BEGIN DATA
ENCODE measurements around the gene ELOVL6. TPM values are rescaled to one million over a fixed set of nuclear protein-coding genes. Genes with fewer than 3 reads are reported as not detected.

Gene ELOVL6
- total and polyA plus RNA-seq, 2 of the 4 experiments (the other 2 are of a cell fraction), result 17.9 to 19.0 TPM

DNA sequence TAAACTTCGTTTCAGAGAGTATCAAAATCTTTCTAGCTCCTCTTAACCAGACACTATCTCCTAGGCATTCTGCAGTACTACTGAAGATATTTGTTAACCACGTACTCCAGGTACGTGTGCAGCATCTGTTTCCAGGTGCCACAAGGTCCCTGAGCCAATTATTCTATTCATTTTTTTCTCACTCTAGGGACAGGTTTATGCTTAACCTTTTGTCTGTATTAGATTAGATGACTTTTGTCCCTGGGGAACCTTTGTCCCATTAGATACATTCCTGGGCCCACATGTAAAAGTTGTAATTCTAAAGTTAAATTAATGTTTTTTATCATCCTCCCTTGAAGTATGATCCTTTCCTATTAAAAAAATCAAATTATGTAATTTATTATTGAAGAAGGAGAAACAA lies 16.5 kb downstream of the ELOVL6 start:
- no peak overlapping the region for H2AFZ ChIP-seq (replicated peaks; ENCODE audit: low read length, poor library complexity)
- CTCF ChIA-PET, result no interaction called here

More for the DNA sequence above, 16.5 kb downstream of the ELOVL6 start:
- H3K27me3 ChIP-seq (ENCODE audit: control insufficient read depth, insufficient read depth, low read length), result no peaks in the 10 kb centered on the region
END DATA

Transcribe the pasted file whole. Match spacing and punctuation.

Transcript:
ENCODE measurements around the gene ELOVL6. TPM values are rescaled to one million over a fixed set of nuclear protein-coding genes. Genes with fewer than 3 reads are reported as not detected.

Gene ELOVL6
- total and polyA plus RNA-seq, 2 of the 4 experiments (the other 2 are of a cell fraction), result 17.9 to 19.0 TPM

DNA sequence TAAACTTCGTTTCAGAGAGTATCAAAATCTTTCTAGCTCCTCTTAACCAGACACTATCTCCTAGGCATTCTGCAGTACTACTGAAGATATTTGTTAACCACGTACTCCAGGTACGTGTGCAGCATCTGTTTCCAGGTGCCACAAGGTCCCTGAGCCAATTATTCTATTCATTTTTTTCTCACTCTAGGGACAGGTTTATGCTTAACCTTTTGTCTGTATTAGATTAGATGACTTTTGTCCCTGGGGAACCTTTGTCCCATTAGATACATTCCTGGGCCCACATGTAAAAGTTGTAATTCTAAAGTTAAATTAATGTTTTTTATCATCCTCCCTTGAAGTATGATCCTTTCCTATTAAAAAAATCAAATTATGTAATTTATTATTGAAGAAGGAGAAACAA lies 16.5 kb downstream of the ELOVL6 start:
- no peak overlapping the region for H2AFZ ChIP-seq (replicated peaks; ENCODE audit: low read length, poor library complexity)
- CTCF ChIA-PET, result no interaction called here

More for the DNA sequence above, 16.5 kb downstream of the ELOVL6 start:
- H3K27me3 ChIP-seq (ENCODE audit: control insufficient read depth, insufficient read depth, low read length), result no peaks in the 10 kb centered on the region